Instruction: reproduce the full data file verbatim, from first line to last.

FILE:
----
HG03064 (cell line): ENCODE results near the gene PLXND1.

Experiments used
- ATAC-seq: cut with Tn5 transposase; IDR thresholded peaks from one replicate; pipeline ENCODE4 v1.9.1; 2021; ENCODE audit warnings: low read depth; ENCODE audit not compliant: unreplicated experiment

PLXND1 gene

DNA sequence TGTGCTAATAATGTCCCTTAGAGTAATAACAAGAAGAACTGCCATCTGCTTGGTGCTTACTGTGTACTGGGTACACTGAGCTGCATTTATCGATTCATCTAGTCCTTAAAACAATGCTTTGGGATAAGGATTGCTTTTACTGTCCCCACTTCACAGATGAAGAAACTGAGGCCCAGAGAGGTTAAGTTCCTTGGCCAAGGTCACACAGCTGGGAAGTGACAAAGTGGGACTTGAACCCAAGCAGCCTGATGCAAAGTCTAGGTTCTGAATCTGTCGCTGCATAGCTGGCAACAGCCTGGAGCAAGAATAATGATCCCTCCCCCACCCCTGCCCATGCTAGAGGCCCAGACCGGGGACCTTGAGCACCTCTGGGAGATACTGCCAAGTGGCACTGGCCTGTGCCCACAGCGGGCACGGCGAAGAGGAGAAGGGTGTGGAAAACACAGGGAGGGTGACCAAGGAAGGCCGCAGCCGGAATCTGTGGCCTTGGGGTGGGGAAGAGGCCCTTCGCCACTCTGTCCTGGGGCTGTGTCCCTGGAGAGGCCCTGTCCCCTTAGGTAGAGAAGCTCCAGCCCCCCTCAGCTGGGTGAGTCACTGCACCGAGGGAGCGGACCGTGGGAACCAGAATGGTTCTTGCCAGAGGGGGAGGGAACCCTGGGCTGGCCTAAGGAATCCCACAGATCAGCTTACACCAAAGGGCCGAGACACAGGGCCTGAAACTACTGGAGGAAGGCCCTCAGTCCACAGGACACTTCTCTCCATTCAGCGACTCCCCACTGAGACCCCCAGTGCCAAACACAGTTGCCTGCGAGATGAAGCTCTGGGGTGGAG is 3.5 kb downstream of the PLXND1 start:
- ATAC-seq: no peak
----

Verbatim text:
HG03064 (cell line): ENCODE results near the gene PLXND1.

Experiments used
- ATAC-seq: cut with Tn5 transposase; IDR thresholded peaks from one replicate; pipeline ENCODE4 v1.9.1; 2021; ENCODE audit warnings: low read depth; ENCODE audit not compliant: unreplicated experiment

PLXND1 gene

DNA sequence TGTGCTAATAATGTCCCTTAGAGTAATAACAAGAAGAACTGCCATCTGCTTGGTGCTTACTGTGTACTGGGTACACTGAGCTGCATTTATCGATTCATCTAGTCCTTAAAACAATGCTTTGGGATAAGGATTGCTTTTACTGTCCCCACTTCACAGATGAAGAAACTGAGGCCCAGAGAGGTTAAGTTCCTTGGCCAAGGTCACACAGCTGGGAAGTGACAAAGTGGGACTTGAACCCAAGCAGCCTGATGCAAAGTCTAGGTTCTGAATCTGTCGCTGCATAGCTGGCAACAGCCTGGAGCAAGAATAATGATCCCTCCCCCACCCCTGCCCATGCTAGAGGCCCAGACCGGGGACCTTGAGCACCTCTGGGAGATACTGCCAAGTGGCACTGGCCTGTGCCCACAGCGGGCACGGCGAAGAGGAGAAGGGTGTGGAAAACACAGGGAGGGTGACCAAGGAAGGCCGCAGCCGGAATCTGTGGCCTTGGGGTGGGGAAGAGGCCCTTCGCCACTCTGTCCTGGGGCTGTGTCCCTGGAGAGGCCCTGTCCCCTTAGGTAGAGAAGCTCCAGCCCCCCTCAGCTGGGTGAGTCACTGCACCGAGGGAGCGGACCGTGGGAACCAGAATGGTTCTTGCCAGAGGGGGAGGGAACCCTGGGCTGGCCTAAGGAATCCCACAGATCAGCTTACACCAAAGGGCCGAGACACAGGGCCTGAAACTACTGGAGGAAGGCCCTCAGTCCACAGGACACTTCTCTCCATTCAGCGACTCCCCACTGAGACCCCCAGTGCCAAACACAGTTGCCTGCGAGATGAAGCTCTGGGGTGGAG is 3.5 kb downstream of the PLXND1 start:
- ATAC-seq: no peak